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TITLE Clinical Regenerative Wound Healing With Stem Cells ABSTRACT Chronic skin wounds affect a large number of patients every year who suffer from diabetes, burns, venous disease leg ulcers, arterial disease leg ulcers, pressure ulcers, and ulcers from spinal diseases. The annual health care costs for wound care in the United States is $15 billion. The purpose of our CIRM Disease Team Planning Award Proposal is to create an investigative team across the academic departments of Pathology, Dermatology, Surgery, Dermatology and Cell and Neurobiology who will work together using stem cell technology to study regenerative wound healing of the skin in which there is restoration of the skin's normal architecture, lack of fibrosis and regeneration of skin appendages  hair follicles, sebaceous glands and eccrine glands. This type of healing takes place in Nature such as the regeneration of the limb of a newt, but does not occur normally in post-natal human beings. Our team consists of a NIH-funded Plastic Surgeon who runs the USC Burn Unit and has performed many wound healing clinical trials; a NIH-funded Pathologist with expertise in epidermal-mesenchymal interactions and skin appendage formation; an accomplished stem cell biologist; (iv) a NIH-funded clinical investigator dermatologist with expertise in wound healing and two NIH-funded molecular biologists with expertise in gene therapy, lentiviral delivery of genes into human skin cells, skin cell motility and wound healing. In this proposal, the team will organize a research agenda that is disease oriented with the goal to translate our findings to the clinic and manipulate the microenvironment of human skin wounds such that they heal in with a regenerative, non-scarring process in which there is an organized expression of skin appendages in the healed skin using stem cells. If successful, this would completely alter the wound healing landscape and have a major impact on the care of burn wounds, chronic leg ulcers from patients with venous and arterial disease, pressure ulcers and spinal cord injury-induced wounds. It would also benefit children who are born with a genetic scarring blist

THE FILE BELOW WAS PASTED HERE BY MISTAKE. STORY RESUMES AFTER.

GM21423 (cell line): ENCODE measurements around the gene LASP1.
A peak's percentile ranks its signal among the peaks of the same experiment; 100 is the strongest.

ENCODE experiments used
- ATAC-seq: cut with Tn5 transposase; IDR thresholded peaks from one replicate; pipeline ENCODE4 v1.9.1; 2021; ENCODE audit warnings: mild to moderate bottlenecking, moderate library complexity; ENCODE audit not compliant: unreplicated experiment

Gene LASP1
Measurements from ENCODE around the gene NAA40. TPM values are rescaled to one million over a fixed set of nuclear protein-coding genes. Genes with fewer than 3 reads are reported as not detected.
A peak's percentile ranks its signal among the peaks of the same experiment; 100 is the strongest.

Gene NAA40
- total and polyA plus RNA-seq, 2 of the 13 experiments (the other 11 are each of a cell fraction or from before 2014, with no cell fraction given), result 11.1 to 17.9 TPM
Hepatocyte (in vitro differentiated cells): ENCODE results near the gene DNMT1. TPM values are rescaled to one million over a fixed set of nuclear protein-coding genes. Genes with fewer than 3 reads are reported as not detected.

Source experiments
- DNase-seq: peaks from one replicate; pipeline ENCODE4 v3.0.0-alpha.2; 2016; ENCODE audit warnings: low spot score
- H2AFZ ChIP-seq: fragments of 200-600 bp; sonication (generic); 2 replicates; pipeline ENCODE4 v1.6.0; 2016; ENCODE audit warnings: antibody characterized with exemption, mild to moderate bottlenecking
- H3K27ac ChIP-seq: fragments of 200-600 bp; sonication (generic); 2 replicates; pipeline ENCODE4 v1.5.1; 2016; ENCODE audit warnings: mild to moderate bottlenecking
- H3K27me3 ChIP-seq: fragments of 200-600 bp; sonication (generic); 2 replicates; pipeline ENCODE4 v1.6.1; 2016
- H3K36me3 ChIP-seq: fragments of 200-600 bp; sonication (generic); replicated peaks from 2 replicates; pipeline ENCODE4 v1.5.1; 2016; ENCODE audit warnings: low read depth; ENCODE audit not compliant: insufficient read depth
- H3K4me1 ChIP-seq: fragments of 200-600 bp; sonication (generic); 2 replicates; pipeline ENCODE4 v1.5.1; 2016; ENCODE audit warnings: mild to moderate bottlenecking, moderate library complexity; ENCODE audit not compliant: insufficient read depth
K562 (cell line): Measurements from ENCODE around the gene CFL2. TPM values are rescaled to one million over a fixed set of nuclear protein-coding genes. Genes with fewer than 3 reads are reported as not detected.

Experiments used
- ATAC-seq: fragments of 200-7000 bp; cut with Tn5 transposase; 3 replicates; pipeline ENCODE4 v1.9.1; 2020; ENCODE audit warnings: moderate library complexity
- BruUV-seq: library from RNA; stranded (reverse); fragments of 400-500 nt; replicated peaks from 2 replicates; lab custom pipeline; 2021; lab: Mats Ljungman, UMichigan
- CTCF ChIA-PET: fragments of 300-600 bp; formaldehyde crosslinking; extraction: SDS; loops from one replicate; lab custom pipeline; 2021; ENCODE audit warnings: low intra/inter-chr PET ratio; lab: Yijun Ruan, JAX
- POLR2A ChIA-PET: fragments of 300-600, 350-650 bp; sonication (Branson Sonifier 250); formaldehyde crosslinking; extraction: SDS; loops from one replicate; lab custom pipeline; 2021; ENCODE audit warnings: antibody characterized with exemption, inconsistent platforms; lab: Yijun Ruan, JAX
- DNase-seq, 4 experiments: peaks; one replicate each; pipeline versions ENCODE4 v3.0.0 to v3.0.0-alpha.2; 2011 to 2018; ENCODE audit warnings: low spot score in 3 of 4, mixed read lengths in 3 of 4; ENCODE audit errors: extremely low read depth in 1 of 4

PI David Timothy Woodley INSTITUTE University of Southern California STATE California AMOUNT $42,574.00 AWARD DATE 2008 June GRANT TYPE Disease Team Planning